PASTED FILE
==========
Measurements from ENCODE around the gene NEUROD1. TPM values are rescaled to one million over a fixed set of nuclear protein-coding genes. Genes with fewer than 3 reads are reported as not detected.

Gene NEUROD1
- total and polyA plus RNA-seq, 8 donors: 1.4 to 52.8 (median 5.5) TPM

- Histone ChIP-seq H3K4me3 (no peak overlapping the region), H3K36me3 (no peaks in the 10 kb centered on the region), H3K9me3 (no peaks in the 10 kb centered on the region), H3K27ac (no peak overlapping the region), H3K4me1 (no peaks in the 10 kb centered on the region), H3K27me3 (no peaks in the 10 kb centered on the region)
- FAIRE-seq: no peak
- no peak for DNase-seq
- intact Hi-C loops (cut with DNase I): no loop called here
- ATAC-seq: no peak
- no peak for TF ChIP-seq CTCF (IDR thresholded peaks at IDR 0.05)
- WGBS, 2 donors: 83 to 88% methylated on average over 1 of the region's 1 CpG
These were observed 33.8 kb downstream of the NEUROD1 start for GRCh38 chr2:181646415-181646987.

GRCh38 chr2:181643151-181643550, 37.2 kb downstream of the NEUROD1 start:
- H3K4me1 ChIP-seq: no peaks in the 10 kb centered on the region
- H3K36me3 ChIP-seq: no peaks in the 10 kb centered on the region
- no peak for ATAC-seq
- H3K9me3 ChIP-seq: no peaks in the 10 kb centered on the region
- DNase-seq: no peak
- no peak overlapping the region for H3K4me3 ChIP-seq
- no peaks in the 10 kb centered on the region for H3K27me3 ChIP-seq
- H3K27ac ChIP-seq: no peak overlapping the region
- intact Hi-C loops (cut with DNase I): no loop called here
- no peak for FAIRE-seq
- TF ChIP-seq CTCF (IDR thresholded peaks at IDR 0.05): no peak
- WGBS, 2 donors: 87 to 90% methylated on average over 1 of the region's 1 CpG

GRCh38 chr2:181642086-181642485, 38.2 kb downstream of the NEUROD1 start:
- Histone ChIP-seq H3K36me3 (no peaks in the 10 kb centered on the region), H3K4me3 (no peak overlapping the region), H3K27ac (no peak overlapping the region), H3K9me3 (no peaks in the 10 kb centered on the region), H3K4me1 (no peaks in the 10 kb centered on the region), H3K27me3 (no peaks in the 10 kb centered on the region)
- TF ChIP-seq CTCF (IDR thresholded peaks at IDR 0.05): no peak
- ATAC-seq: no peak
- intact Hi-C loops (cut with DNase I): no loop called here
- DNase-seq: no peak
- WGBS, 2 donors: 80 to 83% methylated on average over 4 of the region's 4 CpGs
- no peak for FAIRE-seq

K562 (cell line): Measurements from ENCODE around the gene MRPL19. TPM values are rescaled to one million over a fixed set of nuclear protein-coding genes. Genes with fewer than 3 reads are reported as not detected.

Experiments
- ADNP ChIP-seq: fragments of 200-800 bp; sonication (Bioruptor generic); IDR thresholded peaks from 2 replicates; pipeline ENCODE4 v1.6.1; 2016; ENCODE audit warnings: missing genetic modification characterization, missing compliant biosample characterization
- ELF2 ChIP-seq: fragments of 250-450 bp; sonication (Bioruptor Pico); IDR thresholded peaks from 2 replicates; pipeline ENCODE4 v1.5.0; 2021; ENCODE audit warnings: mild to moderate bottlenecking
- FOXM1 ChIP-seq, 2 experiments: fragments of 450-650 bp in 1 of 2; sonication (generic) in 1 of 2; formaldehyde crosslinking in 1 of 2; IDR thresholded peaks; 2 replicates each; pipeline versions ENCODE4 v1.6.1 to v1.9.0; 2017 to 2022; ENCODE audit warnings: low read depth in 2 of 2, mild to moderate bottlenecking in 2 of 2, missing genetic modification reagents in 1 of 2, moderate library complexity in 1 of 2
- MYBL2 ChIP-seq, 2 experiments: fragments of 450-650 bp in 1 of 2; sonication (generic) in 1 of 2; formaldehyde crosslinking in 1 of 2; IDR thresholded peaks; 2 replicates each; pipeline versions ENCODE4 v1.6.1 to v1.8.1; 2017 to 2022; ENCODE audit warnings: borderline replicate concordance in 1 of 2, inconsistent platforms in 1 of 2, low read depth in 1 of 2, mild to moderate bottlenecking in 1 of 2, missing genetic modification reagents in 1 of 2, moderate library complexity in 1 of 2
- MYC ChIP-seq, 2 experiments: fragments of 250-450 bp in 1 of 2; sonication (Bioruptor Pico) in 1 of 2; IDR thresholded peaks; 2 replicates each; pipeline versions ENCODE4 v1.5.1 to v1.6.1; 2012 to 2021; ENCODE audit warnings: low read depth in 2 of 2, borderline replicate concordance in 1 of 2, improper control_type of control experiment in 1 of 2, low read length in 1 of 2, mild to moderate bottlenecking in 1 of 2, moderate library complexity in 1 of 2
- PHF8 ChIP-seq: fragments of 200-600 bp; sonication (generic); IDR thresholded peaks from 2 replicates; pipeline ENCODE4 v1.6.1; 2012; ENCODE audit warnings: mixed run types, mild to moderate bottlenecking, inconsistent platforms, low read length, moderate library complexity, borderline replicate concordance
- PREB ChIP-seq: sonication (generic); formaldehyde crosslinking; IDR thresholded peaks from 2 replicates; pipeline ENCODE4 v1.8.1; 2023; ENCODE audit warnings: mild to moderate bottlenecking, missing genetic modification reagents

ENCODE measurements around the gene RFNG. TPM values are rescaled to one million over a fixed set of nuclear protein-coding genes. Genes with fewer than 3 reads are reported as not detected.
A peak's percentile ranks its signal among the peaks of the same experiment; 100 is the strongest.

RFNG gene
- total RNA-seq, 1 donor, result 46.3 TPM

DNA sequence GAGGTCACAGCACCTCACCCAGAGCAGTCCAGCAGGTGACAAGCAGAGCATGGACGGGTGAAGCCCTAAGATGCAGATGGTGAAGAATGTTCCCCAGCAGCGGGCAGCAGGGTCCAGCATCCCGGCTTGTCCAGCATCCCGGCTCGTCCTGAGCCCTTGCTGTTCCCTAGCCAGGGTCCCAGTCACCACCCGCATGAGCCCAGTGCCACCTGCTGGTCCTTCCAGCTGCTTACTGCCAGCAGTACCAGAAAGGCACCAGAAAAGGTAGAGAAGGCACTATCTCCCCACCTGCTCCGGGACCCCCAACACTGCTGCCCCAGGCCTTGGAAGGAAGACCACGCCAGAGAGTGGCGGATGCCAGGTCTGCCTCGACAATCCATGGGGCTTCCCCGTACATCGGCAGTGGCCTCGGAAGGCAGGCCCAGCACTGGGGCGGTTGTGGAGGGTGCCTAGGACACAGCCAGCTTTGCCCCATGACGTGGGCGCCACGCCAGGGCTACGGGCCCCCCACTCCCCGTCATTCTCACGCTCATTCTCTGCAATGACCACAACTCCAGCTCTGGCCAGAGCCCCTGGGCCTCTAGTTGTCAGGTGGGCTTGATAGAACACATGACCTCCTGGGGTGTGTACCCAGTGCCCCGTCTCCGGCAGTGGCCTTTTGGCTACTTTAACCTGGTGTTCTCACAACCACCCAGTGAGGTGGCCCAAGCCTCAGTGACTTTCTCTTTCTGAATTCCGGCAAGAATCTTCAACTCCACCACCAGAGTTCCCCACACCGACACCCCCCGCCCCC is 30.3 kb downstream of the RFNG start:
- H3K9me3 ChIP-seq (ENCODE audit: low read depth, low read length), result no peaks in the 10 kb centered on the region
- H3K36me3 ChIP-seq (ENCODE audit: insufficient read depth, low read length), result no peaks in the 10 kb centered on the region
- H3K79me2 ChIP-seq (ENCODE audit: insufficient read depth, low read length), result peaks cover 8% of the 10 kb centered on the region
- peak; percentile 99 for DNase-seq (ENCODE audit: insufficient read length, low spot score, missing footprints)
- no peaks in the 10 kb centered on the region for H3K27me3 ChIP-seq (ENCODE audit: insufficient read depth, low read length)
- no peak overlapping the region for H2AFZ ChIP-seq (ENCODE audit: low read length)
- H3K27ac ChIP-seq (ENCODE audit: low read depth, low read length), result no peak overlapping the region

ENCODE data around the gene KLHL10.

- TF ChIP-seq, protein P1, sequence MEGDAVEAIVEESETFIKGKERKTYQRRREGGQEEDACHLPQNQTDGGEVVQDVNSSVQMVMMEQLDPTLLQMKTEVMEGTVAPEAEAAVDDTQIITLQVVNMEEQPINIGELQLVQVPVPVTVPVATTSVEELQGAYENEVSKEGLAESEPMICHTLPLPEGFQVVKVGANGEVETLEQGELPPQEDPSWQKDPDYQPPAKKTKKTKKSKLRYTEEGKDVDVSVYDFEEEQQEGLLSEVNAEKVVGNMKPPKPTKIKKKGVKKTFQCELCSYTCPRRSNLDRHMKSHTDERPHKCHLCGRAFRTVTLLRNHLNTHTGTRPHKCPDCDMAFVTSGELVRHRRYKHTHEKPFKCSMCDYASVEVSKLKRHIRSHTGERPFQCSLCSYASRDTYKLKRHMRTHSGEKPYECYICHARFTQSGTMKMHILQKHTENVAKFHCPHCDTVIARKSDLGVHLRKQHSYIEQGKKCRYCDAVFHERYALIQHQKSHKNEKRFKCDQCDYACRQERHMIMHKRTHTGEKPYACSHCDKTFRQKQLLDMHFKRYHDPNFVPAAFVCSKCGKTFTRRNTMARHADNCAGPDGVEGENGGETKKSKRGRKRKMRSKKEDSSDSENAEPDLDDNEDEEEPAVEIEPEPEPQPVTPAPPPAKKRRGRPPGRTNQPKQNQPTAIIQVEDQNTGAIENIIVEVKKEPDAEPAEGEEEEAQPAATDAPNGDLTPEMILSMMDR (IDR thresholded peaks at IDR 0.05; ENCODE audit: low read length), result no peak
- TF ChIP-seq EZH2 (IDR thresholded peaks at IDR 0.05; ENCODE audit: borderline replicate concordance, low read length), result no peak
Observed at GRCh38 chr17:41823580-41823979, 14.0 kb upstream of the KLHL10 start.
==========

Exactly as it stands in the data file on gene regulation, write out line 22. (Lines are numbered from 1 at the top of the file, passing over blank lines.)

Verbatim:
- no peak for FAIRE-seq